Read Matthew 28.
The resurrection of Jesus is one of the hardest things in the Bible to believe. You may have seen someone resuscitated but you’ve never seen someone who has been dead for days and embalmed for burial get up out of his or her casket. I think about this sometimes when I attend a funeral or a visitation. It would be a distressing thing to witness a bona fide resurrection.
God knew it would be difficult to believe and he knew that it would be easy to fabricate a believable story to explain the disappearance of Jesus’s dead body. What is more likely? What is easier to believe–that someone actually rose from the dead or that someone stole a dead man’s body, buried it out in the desert where it would never be found, and then claimed that he rose from the dead? The question answers itself.
So, here in Matthew 28, Matthew recorded the cover up that the enemies of Jesus concocted to explain away his disappearance (vv. 11-15). But he also recorded the appearance of Jesus to the women (vv. 1-9). Then he recorded the promise Christ made to meet with his disciples in Galilee (v. 10) and then his meeting (v. 16) and his final words to them (vv. 17-20).
All of these appearances were designed to provide evidence that that the resurrection is true. The followers of Jesus didn’t just say, “Trust us; he rose from the dead even though only one or two of us saw him. Instead, he made several appearances, some of which are not even recorded here in Matthew, so that there would be an abundance of witnesses who would see him alive and well on planet earth.
But it takes an act of faith to believe in the resurrection. There is an alternative explanation (vv. 11-15) and it is easier to believe that than it is to believe that Jesus actually rose from the dead. But he did rise from the dead because his resurrection was necessary for our salvation, for our spiritual power, and to prove that Christ is, in fact, the Son of God.
Don’t doubt the resurrection of Jesus and don’t shy away from talking about it to others. It is true and essential to everything we hold dear as Christians. Our hope for eternal life rests in the truth of the resurrection and Christ, by rising from the dead first, shows that God can and will raise the dead.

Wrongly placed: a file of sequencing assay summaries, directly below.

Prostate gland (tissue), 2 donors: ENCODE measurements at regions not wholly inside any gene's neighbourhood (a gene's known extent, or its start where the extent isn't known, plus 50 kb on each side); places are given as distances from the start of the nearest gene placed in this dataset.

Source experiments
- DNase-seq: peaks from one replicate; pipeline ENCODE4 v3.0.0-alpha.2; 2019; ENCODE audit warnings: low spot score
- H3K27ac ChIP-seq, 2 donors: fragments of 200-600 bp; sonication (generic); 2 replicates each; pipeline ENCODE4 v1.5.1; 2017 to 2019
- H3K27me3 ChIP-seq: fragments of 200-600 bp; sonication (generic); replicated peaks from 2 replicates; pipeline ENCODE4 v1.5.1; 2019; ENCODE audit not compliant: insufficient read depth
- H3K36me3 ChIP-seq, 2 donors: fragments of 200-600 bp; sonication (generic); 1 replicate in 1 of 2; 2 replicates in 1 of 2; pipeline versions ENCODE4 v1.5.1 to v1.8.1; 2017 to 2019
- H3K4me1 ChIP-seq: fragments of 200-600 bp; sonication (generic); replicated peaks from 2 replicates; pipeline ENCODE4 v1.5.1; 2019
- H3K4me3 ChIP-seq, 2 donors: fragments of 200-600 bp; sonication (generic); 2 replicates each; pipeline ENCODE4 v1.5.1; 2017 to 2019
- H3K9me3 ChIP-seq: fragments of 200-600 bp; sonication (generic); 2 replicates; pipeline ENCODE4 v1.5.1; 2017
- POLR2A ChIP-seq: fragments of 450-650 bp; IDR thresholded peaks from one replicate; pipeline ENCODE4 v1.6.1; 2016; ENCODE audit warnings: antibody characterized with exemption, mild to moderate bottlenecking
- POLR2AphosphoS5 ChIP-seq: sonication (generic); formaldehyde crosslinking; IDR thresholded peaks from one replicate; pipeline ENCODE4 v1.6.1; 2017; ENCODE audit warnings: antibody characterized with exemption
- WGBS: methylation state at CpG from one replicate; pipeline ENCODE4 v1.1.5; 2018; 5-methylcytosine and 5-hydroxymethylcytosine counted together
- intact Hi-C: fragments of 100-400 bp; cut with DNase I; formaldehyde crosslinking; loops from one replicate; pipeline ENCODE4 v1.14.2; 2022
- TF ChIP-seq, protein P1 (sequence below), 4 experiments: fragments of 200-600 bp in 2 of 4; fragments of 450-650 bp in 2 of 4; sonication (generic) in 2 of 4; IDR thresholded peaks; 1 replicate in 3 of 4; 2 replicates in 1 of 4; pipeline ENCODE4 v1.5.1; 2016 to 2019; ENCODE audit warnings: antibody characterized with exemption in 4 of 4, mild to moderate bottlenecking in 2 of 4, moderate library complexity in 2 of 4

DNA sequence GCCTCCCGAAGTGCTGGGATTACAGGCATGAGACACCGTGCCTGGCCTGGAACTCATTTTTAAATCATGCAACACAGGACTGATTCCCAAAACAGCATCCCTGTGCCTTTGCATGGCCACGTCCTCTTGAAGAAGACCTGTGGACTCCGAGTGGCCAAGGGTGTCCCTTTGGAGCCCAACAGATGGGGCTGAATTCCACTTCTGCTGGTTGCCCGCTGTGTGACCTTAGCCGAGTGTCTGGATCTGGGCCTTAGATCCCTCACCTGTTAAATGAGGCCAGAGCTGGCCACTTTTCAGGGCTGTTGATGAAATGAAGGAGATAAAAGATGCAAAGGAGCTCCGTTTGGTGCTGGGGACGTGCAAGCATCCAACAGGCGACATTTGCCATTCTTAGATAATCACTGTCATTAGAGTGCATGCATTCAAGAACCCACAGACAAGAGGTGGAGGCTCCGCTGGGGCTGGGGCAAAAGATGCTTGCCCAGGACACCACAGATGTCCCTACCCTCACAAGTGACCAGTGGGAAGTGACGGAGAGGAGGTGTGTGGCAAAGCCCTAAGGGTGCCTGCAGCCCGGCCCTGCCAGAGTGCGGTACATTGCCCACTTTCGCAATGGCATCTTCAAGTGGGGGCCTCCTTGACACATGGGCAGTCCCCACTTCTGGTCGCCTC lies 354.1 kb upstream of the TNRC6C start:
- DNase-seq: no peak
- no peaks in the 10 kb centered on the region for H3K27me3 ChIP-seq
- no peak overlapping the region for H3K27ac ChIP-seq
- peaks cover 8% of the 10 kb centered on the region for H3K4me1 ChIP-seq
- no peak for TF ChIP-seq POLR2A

Congratulations, after you read Matthew 28, you’ll have read the first book of the New Testament all the way through.
After some very long chapters covering the final week of Jesus’ life in detail, Matthew wrapped up his account of the ministry of Christ very rapidly. Jesus’ dead body was hastily prepared for burial and buried on Friday afternoon because the Sabbath was coming. Remember that in the Jewish world a day begins at sundown the night before. So, Friday evening is when the Sabbath begins.
Mary & Mary came to give Jesus’ body a more thorough embalming (v. 1). When they came to the tomb, the did not find Jesus there; instead, they found an angel who informed them about his resurrection (vv. 2-7). Then they saw Christ risen and received instructions to pass on to Jesus’ disciples (vv. 8-10). The men who were supposed to guard Jesus’ tomb concocted a story to explain his disappearance (vv. 11-15), Meanwhile, Jesus and his disciples met up in Galilee where they received final instructions from him. Note that Matthew didn’t record or describe the ascension of Christ into heaven; he ended his Gospel with the last words of Jesus.
The last words of Jesus, the famous “Great Commission” begins with a reminder of Christ’s authority in verse 18: “Then Jesus came to them and said, ‘All authority in heaven and on earth has been given to me.’” This authority belonged to him all along because he is the creator of all things. When humanity rebelled against God in the garden of Eden, Satan began a titanic struggle to wrest control of God’s creation. Although millions worship and serve him and the kingdoms of this world operate largely under his moral control, when Jesus rose from the dead he accomplished two other things in addition to securing our salvation.,
Christ began the redemption of his creation when he rose from the dead. Romans 8:19-23 describes the fact that, when Christ returns and establishes his kingdom, creation will be redeemed. By rising from the dead, Jesus re-asserted his Lordship over creation and demonstrated his power to redeem it.
Christ began the process of establishing his kingdom when he rose from the dead. Christ’s kingdom has not yet been established, but he is gathering citizens into it through the gospel. His command to the disciples in verses 19-20 to “make disciples, baptizing them… and teaching them” all flow from the truth of verse 18: “All authority in heaven and on earth has been given to me.” The reason why we go to “all nations” is that Christ is Lord over all nations. His kingdom will supersede all human governments (see Rev 11:15). The laws of earthly governments mean nothing if they seek to restrict the spread of the gospel because Jesus has all authority over them.
These are Christ’s final words to his disciples and they remain our responsibility until he comes and finishes what he began to establish his kingdom. What is your role in this and how can you use the place the Lord has put you to help all of us, as his followers, be obedient to this commission?